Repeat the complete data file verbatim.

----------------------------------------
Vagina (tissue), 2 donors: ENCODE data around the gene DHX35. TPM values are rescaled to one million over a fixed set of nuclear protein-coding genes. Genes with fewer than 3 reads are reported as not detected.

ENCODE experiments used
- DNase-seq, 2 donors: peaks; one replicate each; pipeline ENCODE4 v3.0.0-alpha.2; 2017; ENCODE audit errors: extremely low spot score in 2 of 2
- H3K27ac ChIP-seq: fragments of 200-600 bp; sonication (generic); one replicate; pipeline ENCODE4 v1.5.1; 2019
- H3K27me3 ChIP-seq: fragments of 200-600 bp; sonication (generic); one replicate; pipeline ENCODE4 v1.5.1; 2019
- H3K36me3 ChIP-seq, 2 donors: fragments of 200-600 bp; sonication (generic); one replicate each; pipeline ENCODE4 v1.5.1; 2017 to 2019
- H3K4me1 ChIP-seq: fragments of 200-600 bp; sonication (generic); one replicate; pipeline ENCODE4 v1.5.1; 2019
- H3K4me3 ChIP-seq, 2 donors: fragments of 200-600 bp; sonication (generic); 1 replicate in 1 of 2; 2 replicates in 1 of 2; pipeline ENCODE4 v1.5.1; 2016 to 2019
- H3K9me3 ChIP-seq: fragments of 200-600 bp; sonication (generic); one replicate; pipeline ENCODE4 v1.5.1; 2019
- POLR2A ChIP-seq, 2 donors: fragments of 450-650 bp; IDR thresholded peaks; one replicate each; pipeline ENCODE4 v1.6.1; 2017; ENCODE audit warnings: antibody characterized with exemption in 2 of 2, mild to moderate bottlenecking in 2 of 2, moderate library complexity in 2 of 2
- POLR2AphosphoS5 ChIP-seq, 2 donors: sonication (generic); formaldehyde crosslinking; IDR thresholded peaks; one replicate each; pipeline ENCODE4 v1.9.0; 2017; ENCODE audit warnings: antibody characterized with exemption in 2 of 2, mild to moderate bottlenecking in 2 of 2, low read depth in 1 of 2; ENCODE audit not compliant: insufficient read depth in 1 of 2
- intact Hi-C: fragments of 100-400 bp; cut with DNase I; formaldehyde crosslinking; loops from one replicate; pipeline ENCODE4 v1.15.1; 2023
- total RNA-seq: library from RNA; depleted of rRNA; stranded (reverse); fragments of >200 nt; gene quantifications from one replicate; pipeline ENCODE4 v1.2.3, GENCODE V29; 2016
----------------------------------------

Vagina (tissue), 2 donors: ENCODE data around the gene DHX35. TPM values are rescaled to one million over a fixed set of nuclear protein-coding genes. Genes with fewer than 3 reads are reported as not detected.

ENCODE experiments used
- DNase-seq, 2 donors: peaks; one replicate each; pipeline ENCODE4 v3.0.0-alpha.2; 2017; ENCODE audit errors: extremely low spot score in 2 of 2
- H3K27ac ChIP-seq: fragments of 200-600 bp; sonication (generic); one replicate; pipeline ENCODE4 v1.5.1; 2019
- H3K27me3 ChIP-seq: fragments of 200-600 bp; sonication (generic); one replicate; pipeline ENCODE4 v1.5.1; 2019
- H3K36me3 ChIP-seq, 2 donors: fragments of 200-600 bp; sonication (generic); one replicate each; pipeline ENCODE4 v1.5.1; 2017 to 2019
- H3K4me1 ChIP-seq: fragments of 200-600 bp; sonication (generic); one replicate; pipeline ENCODE4 v1.5.1; 2019
- H3K4me3 ChIP-seq, 2 donors: fragments of 200-600 bp; sonication (generic); 1 replicate in 1 of 2; 2 replicates in 1 of 2; pipeline ENCODE4 v1.5.1; 2016 to 2019
- H3K9me3 ChIP-seq: fragments of 200-600 bp; sonication (generic); one replicate; pipeline ENCODE4 v1.5.1; 2019
- POLR2A ChIP-seq, 2 donors: fragments of 450-650 bp; IDR thresholded peaks; one replicate each; pipeline ENCODE4 v1.6.1; 2017; ENCODE audit warnings: antibody characterized with exemption in 2 of 2, mild to moderate bottlenecking in 2 of 2, moderate library complexity in 2 of 2
- POLR2AphosphoS5 ChIP-seq, 2 donors: sonication (generic); formaldehyde crosslinking; IDR thresholded peaks; one replicate each; pipeline ENCODE4 v1.9.0; 2017; ENCODE audit warnings: antibody characterized with exemption in 2 of 2, mild to moderate bottlenecking in 2 of 2, low read depth in 1 of 2; ENCODE audit not compliant: insufficient read depth in 1 of 2
- intact Hi-C: fragments of 100-400 bp; cut with DNase I; formaldehyde crosslinking; loops from one replicate; pipeline ENCODE4 v1.15.1; 2023
- total RNA-seq: library from RNA; depleted of rRNA; stranded (reverse); fragments of >200 nt; gene quantifications from one replicate; pipeline ENCODE4 v1.2.3, GENCODE V29; 2016